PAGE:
Turning on the Federal Spigot?

Last of two parts

NORTH TOPSAIL BEACH – The U.S. Fish and Wildlife Service estimates that that the Coastal Barrier Resources Act, or CBRA, has saved taxpayers at least $1 billion since it was passed in 1982.

That’s money that wasn’t spent to subsidize flood insurance and development practices on storm-prone barrier islands covered by the law.

If North Topsail Beach is successful in its fight to remove itself from the law’s restrictions, federal money will be spent for the first time for beach re-nourishment and to subsidize development on the island.


Dave Salvesen

Dave Owens

David Salvesen, deputy director of the Center for Sustainable Community Design’s Institute for the Environment at the University of North Carolina at Chapel Hill, is skeptical of the town’s request to be removed from CBRA.

“If people want to build in a risky area, fine,” he said. “CBRA didn’t say you couldn’t develop. CBRA said taxpayers aren’t going to subsidize it. That’s what North Topsail Beach is asking taxpayers to do. People who buy property along the coast know it’s a big risk. I don’t see why it should be taken out of a CBRA zone just because development has occurred.”

In the early 2000s, Salvesen researched a handful of CBRA units in Alabama, Florida, South Carolina and North Carolina, including North Topsail Beach.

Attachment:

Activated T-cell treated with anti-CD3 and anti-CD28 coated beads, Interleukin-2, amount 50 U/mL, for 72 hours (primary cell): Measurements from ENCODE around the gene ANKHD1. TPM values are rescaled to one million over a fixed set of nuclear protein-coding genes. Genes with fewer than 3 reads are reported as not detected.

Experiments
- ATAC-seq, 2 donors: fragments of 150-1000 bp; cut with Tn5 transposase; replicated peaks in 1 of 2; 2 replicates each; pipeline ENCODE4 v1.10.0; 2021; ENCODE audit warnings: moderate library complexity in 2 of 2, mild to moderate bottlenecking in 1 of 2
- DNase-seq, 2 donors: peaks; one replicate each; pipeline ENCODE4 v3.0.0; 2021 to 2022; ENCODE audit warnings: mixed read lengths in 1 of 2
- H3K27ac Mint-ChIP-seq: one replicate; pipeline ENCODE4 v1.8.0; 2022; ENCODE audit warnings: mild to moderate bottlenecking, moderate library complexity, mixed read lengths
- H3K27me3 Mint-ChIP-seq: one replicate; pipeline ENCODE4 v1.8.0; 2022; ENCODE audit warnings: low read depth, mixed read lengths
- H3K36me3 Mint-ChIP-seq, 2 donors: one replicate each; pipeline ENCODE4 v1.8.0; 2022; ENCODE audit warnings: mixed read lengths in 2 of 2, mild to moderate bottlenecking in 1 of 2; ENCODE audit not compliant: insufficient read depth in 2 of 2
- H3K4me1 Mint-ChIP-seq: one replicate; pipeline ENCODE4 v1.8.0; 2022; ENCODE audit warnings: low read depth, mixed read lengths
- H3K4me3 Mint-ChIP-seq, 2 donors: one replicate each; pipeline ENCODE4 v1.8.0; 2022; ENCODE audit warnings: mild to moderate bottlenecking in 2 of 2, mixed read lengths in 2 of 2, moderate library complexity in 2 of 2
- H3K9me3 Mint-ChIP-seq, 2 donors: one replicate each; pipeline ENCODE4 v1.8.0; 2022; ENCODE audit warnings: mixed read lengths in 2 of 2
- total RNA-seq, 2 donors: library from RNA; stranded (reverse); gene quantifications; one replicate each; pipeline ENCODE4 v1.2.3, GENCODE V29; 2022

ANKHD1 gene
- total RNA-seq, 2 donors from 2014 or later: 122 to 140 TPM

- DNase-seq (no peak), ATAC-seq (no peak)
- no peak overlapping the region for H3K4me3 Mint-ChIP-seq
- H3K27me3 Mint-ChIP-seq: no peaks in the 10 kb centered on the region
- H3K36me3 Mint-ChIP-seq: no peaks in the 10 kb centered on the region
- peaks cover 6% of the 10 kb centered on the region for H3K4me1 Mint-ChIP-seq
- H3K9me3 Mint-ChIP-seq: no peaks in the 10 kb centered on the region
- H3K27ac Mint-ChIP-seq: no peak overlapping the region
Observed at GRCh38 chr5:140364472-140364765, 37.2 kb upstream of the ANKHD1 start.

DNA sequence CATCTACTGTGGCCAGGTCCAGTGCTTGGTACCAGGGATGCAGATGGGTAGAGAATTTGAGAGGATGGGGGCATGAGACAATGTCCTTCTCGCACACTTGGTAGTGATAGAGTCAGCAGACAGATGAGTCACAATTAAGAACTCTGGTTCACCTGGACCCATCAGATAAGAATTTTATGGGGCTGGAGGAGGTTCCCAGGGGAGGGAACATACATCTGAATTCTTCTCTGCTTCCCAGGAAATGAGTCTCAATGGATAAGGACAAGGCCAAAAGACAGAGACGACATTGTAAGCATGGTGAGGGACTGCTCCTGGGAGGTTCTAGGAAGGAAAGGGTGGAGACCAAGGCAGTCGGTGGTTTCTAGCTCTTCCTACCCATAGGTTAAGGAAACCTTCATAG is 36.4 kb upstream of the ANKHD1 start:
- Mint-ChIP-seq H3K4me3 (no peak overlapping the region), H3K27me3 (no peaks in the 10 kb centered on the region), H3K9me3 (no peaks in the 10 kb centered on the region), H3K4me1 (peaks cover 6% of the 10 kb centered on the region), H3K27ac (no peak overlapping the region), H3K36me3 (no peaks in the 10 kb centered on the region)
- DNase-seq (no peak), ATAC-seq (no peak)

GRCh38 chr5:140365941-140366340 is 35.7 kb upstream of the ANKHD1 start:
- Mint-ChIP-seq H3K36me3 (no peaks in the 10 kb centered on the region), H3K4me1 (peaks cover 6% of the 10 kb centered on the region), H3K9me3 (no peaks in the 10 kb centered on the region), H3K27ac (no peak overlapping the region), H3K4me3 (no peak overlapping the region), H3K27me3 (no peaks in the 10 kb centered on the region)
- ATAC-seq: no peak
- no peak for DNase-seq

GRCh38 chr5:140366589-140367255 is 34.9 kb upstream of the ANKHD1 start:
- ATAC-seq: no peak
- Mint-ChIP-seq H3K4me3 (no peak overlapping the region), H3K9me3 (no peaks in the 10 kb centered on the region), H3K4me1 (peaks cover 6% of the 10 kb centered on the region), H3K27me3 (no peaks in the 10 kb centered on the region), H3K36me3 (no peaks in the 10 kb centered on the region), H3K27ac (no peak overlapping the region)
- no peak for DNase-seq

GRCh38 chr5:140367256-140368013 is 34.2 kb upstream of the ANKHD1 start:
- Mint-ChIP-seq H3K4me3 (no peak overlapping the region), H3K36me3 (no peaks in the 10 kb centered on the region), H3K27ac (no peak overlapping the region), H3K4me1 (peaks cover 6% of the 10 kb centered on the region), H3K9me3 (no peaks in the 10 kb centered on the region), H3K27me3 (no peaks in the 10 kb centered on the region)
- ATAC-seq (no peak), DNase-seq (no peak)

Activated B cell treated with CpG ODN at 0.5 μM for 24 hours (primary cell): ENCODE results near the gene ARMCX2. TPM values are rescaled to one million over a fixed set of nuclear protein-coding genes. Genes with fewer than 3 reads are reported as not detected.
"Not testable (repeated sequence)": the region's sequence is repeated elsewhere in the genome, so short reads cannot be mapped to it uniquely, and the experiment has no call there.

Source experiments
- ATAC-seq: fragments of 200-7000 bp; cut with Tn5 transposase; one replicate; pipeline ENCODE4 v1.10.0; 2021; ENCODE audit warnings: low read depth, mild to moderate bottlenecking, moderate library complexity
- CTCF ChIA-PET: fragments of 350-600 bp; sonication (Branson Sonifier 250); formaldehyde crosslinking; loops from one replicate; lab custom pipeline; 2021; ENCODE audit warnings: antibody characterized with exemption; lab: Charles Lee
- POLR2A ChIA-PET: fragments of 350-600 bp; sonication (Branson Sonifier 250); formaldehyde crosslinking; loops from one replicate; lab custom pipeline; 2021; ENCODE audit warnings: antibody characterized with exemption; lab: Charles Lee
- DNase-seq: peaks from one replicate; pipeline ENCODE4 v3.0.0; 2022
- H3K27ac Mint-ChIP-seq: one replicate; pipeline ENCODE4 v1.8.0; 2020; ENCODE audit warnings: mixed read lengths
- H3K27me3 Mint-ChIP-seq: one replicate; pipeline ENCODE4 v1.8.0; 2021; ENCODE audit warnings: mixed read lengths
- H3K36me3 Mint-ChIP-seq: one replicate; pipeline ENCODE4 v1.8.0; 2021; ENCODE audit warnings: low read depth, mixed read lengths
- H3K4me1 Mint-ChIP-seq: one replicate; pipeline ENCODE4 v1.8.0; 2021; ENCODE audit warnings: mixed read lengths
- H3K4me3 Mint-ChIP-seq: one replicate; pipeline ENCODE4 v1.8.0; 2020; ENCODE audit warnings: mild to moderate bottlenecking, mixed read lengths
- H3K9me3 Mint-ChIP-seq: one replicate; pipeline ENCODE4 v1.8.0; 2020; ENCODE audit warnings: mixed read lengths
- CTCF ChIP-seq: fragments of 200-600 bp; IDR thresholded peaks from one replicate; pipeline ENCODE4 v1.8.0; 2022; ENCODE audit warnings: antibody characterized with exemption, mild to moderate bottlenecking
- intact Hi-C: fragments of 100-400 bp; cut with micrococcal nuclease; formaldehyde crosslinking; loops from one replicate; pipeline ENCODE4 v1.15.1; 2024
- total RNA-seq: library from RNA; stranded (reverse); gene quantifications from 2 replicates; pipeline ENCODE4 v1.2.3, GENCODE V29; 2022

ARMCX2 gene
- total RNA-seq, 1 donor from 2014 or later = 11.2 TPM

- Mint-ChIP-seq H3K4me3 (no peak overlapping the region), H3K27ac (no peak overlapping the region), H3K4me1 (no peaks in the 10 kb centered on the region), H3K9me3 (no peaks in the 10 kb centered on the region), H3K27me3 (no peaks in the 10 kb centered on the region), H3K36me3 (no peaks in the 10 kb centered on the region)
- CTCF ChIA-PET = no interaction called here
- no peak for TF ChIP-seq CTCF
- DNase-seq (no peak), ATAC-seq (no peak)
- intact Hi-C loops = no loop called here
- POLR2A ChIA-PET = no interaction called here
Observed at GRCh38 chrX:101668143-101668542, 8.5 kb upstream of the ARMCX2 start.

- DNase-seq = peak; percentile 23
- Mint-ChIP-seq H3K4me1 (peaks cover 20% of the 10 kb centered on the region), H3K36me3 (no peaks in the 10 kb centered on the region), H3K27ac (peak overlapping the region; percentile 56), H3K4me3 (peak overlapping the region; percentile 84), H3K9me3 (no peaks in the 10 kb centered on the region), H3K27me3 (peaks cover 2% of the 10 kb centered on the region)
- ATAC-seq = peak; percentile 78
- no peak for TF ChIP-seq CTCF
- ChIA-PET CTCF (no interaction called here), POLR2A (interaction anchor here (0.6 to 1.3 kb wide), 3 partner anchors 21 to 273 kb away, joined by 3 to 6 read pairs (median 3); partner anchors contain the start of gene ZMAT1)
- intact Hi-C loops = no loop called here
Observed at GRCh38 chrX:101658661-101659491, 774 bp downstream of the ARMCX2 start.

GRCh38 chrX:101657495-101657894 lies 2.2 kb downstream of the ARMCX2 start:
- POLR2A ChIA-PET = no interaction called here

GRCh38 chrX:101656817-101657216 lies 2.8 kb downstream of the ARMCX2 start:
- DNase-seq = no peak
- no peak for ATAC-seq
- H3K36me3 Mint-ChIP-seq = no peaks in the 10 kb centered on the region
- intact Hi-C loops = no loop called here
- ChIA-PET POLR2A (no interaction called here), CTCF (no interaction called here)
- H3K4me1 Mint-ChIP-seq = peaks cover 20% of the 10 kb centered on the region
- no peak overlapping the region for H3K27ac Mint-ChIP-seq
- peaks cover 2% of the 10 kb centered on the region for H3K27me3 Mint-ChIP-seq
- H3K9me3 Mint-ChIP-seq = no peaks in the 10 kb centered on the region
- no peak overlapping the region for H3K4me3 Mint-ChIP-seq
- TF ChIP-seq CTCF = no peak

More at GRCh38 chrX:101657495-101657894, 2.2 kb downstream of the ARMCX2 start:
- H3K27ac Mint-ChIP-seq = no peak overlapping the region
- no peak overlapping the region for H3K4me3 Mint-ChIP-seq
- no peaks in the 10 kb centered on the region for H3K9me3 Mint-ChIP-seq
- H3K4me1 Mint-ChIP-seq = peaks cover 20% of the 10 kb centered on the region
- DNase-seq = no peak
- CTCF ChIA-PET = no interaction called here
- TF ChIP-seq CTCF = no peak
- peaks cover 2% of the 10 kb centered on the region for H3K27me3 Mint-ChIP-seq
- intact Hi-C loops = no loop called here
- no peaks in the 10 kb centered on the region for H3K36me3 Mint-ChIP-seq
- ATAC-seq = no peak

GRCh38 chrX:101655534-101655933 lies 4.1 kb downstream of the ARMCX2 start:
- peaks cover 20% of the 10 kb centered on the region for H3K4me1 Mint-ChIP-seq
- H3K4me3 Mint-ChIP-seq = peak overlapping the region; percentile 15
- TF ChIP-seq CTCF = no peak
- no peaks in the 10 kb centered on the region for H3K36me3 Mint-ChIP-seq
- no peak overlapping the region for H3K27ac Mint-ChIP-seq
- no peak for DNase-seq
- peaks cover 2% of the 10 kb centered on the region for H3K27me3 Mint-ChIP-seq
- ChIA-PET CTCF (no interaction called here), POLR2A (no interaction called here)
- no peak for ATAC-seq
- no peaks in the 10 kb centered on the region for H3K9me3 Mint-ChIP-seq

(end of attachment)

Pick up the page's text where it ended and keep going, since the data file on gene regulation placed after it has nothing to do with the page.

“All around theses areas was intense development pressure,” Salvesen said. “CBRA areas tend to develop after everything else around them is developed. When there’s hardly any land left on the beach, developers turn their eyes to other areas. If the land values are high enough and the markets are strong enough they’re going to build. Developers are creative people and when they see a demand they find ways to meet that demand.”

Builders Roger Page and Marlow Bostic are considered North Topsail Beach’s original developers and were known for taking big risks to profit from people’s desire to live at the beach.

Page, an Winston-Salem oil distributer, signed an agreement in 1987 with the state to move about four miles of Secondary Road 1586, now known as New River Inlet Drive, away from the ocean.

The deal was that he would pay to move the road and the state would give him the abandoned roadbed, thus opening up miles of oceanfront property. The move allowed him enough beach frontage to develop Villa Capriani, a condominium complex of private, one- to three-bedroom units overlooking the Atlantic.

Page only moved 2.7 miles of the road, which extended from N.C. 210 to the northern edge of Villa Capriani. He said relocating the remaining 1.3 miles would bankrupt him.

The state eventually agreed to move the remainder of the road and sued Page to recoup the cost.